A number of officials from the central bank have already suggested that two rate rises are possible this year, and now economists and investors assessing the economic data are also leaning in favor of two hikes. The quid pro quo for rising interest rates is a strengthening US Dollar Index and if that does indeed happen then it would really hammer Wall Street equities – especially high-yielding dividend stocks.
The comments above and below are excerpts from an article by I.M. Vronsky (gold-eagle.com) which have been enhanced – edited ([ ]) and abridged (…) – by munKNEE.com (Your Key to Making Money!) to provide you with a faster & easier read.
- San Francisco Fed President John Williams has said his preference would be for two rate hikes before the end of the year, echoing comments he made in June.
- Fed governor Jerome Powell has also said he was prepared to raise interest rates twice this year in September and December as long the economy continues to perform as expected…
- Senior foreign exchange strategist at ANZ, Khoon Goh, told CNBC; “My base case is they hike in September, with two hikes before the end of the year. The market is not really fully priced for that, so a hike in September will be dollar positive. I think for September, the market is only about 10 basis points priced in, meaning a large portion of the market are not positioned expecting an interest rate rise, which could push the dollar index against a basket of currencies above the 100 level, up from its current levels of 96.5.”
Without question the Fed is slowly and methodically raising the Fed Funds Rate [as can be seen in the graph below,] which is driving the US greenback higher. Moreover, we may count on this hawkish Fed policy to continue for the foreseeable future…[as] Fed Chair Yellen… “orchestrates” her future legacy.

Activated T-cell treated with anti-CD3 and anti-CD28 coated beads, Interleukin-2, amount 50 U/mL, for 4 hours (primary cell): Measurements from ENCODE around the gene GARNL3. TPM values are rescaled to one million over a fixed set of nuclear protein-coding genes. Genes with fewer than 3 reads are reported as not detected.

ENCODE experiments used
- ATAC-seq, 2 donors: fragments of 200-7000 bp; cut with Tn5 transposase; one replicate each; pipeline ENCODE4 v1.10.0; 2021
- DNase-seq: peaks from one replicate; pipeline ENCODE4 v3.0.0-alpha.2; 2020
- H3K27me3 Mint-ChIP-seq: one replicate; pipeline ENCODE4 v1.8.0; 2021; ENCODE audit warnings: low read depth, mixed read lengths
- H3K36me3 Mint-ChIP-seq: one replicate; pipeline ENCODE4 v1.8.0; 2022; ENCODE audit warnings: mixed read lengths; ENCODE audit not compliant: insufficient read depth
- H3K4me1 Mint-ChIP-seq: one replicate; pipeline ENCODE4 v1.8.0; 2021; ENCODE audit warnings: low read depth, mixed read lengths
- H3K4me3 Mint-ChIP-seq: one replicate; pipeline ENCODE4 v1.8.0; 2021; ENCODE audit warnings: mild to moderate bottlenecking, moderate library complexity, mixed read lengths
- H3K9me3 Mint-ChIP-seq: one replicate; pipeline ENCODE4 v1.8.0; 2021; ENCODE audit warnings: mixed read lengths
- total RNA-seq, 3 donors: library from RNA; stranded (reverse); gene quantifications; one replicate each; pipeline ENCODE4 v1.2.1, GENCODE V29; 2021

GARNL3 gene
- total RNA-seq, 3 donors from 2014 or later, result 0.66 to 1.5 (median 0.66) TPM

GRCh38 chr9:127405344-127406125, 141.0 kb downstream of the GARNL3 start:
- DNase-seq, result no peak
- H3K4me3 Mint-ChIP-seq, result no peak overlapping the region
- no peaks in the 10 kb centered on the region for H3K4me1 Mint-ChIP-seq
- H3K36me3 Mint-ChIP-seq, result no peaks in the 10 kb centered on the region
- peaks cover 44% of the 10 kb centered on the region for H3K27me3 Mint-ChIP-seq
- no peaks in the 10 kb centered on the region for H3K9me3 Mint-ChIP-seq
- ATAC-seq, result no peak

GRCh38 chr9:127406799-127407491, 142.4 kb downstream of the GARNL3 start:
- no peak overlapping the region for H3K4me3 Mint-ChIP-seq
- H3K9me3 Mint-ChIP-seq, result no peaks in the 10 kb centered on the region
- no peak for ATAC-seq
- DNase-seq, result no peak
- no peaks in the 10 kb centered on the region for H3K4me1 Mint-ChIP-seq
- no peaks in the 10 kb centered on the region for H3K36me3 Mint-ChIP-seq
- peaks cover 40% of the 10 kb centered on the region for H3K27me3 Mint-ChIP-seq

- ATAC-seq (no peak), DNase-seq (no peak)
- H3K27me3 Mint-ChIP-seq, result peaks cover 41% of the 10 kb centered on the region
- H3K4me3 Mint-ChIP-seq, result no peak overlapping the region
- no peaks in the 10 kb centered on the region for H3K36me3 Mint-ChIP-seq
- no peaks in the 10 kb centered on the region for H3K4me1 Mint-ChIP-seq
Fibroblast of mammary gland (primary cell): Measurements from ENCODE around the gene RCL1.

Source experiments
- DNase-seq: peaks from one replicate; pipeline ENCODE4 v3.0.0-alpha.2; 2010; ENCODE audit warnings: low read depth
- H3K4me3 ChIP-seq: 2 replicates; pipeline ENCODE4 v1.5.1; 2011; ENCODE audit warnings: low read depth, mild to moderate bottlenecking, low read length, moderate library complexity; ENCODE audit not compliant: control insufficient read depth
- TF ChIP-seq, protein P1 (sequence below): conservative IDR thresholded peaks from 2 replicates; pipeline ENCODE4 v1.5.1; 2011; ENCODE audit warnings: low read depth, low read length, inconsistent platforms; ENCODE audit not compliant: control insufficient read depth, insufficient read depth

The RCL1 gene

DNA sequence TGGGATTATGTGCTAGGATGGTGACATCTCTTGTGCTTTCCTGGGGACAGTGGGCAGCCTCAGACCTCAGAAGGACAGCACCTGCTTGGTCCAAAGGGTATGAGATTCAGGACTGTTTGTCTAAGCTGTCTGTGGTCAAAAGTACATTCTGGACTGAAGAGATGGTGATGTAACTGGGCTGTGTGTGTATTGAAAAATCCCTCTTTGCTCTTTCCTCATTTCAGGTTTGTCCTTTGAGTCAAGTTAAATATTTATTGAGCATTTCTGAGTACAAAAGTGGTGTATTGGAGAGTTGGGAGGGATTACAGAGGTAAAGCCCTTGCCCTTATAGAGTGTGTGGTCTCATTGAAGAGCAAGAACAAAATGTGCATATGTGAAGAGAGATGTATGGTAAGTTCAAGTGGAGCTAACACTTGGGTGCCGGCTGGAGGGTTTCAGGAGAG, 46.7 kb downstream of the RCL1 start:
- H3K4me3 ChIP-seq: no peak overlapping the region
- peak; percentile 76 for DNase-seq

…As the Fed Funds Rate increases, thus fueling higher levels of short-term US Treasury Yields, the US Dollar Index will continue to rise with a possible price objective of 120 sometime in the near future. As history is testament, the quid pro quo for rising interest rates is a strengthening US Dollar Index.
In the event interest rates continue to swing higher (as the above analysis indicates), it would really hammer Wall Street equities – especially high-yielding dividend stocks.
- The 2009-2016 bull market in stocks is possibly one of the longest in financial history [and,] to be sure, ALL bull markets eventually and inevitably end – and are usually followed by substantial corrections:
- The 2000-2002 Bear Market saw the Dow Index drop approximately 40%
- the 2007-2009 Bear Market slammed the Dow Index down 54%.
To be sure, a new Bear Market in stocks might see the Dow suffer an egregious loss by plunging down to retest its March 2009 low at 6500 [which] is a plausible forecast…[given that] the price earnings ratio of the S&P 500 Index is at 25:1 today which is higher than it was in October, 1929, just before the horrific crash that hammered stocks down 89% during the following three years.
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